MemberOctober 28, 2021 at 8:01 am
I believe the three alphas have tiny batteries just for testing. Less than 25kwh that is.
My experience in the western US (Utah and Colorado) is that Electrify America has a good road trip network for a 300 mile Kia Niro EV… They usually have 4 chargers (2 350kw CCS, 1 150KW CCS, and a 150KW CCS/Chademo plug). Two of the plugs are sometimes out of order. Chargepoint 50KW CCS/Chademo is also common and sometimes free. I’ve never had a charger not work although sometimes it takes 5 minutes and several tries to get it to start.
I’m looking forward to using the Tesla network on an adapter because I know it will be reliable and easy to use (hopefully) and I can finally visit Wyoming!
MemberOctober 28, 2021 at 8:42 am
Electrify America is just starting to roll out in New England, right now it’s just in Massachusetts and a tiny bit in other states. They are building their first station in Vermont, next to a Supercharger that’s been there for several years, but that will only cover a small part of the state. They have one station in Maine and it’s badly located. Whereas the Tesla Superchargers on the way to Portland are in a fantastic highway rest stop that’s right on 95 the only EA is in a Walmart in Scarborough which is out of the way. There is a CCS charger at the rest stop but it’s a single 60KW Chargepoint, the only good thing I can say about that is that nobody uses it whereas the Superchargers are generally half full or more.
My guess is that it will take EA another two years to get to the usable level.
MemberOctober 28, 2021 at 1:46 pm
I had a 2006 Honda Insight which is the closest comparison to the Aptera in a conventional hybrid vehicle. It weighed about 1850 lbs and had a carrying capacity of 400 lbs including driver and passenger. Two normal Americans might weigh about 300-350 so that left very little for luggage, food, etc. on a road trip. At full weight it bottomed out very frequently.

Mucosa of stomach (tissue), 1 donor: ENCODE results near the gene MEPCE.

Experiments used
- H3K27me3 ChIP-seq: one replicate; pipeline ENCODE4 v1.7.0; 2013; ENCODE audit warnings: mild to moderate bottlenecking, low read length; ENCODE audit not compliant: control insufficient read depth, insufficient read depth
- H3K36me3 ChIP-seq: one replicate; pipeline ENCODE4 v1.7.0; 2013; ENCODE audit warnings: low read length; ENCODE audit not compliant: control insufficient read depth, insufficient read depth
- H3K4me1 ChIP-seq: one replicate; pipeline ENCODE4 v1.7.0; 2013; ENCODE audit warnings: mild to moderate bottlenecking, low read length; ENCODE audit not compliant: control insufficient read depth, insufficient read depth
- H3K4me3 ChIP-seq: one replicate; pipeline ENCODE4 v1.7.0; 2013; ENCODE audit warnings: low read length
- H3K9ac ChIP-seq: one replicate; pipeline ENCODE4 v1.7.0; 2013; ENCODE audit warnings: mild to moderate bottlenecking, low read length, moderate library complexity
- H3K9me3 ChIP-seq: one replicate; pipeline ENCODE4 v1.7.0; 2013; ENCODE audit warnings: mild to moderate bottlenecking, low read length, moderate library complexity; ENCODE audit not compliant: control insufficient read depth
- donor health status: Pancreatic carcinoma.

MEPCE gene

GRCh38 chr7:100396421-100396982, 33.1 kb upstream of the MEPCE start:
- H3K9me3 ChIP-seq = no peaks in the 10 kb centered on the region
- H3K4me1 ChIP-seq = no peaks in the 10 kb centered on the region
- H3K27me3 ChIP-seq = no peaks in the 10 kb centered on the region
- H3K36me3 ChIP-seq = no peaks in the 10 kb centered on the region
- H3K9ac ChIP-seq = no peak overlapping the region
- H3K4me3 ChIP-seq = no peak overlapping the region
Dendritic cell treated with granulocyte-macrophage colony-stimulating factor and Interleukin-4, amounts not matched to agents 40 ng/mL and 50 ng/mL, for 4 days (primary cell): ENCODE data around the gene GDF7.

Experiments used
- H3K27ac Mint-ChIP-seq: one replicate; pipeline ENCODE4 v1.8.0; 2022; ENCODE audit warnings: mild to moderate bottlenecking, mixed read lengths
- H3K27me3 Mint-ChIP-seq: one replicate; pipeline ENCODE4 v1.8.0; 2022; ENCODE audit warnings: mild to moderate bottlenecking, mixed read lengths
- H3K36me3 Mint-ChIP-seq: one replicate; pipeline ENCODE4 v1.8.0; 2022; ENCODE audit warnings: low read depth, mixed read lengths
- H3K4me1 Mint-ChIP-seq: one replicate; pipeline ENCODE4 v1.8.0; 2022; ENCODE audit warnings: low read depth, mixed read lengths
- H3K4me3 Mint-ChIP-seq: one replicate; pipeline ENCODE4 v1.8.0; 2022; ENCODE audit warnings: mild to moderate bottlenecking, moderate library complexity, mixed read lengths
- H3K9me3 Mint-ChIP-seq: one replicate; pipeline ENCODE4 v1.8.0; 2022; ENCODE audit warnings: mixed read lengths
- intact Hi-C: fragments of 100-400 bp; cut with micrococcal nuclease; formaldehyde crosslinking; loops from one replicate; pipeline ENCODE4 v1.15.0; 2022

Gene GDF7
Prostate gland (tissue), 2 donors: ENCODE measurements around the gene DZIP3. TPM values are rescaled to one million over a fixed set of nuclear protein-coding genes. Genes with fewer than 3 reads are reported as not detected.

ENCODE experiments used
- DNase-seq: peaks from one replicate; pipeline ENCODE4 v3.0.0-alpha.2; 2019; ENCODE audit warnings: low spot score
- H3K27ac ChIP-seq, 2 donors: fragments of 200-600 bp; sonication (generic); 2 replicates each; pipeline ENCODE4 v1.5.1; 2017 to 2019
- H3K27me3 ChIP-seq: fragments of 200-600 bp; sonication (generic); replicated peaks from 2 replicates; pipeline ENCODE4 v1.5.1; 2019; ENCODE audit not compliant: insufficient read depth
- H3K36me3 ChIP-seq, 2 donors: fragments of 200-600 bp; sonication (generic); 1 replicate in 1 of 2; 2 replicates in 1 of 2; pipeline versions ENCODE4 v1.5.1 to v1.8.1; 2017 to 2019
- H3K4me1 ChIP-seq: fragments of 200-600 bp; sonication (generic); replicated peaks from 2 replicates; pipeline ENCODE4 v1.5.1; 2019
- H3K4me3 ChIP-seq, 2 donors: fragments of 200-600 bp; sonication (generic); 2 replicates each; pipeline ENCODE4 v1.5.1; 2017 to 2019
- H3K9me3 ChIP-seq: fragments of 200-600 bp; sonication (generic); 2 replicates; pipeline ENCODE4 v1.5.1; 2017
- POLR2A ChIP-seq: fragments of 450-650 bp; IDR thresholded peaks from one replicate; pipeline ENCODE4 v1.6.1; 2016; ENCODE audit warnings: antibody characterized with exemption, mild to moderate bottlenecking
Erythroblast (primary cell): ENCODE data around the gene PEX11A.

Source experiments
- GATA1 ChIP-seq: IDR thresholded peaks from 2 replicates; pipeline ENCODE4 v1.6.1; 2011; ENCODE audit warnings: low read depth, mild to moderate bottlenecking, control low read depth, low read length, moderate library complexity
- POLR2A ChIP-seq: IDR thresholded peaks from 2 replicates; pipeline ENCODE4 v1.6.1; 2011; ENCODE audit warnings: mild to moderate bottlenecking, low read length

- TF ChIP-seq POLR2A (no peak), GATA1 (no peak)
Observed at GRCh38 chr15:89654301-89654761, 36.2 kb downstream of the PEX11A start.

The 500 lbs quoted above for the Aptera seems reasonable at 25% of total vehicle weight and I wouldn’t count on exceeding that one rear tire (and rear brake) like you might easily do on a conventional, more robust vehicle.
I’ve preordered a 600 mile battery and will decide later if that’s too much.
MemberOctober 28, 2021 at 1:51 pm
HA! Two “normal Americans” haven’t weighed 300-350 lbs since Leave it to Beaver days. Guessing that figure would be closer to 400-450 lbs. There goes the family dog or luggage!
ModeratorOctober 28, 2021 at 3:28 pm
Right, Lou. That may partially explain why SUV’s have such a large share of the market. Driving a 4,500 lb. vehicle makes just about any size driver feel small. Statistics indicate the average American is growing in girth. Not good for a chance at longer life or better fuel mileage.
MemberOctober 29, 2021 at 10:09 am
I spent the Millennium in Nepal on the theory that if there was a Y2K problem the best way to avoid it was to be in a country that’s at Y1K. After out trek in the Himalayas we went to a National Park that was at low altitude. At the park they stuffed four of us on top of an elephant, we were squeezed as tight as sardines, it was extremely uncomfortable. Afterward I lectured them that they can’t stuff four Americans into a box that small, maybe they could put four Nepalese into a box that size and possibly three Europeans but for Americans the maximum capacity should be two.
ModeratorOctober 29, 2021 at 11:17 am
LOL. What about the trunk space? Seriously, a unique and entertaining post, man.
MemberOctober 28, 2021 at 4:01 pm
2/3 American adults obese! Kids not far behind, sad to say. Too sedentary, too much readily available high fat food!
MemberOctober 28, 2021 at 9:25 pm
Thought about responding with a meme or GIF then I realized that’s just sad and I’m legitimately worried about people’s unnamed people’s health now. ????
Great as if I didn’t have enough to worry about.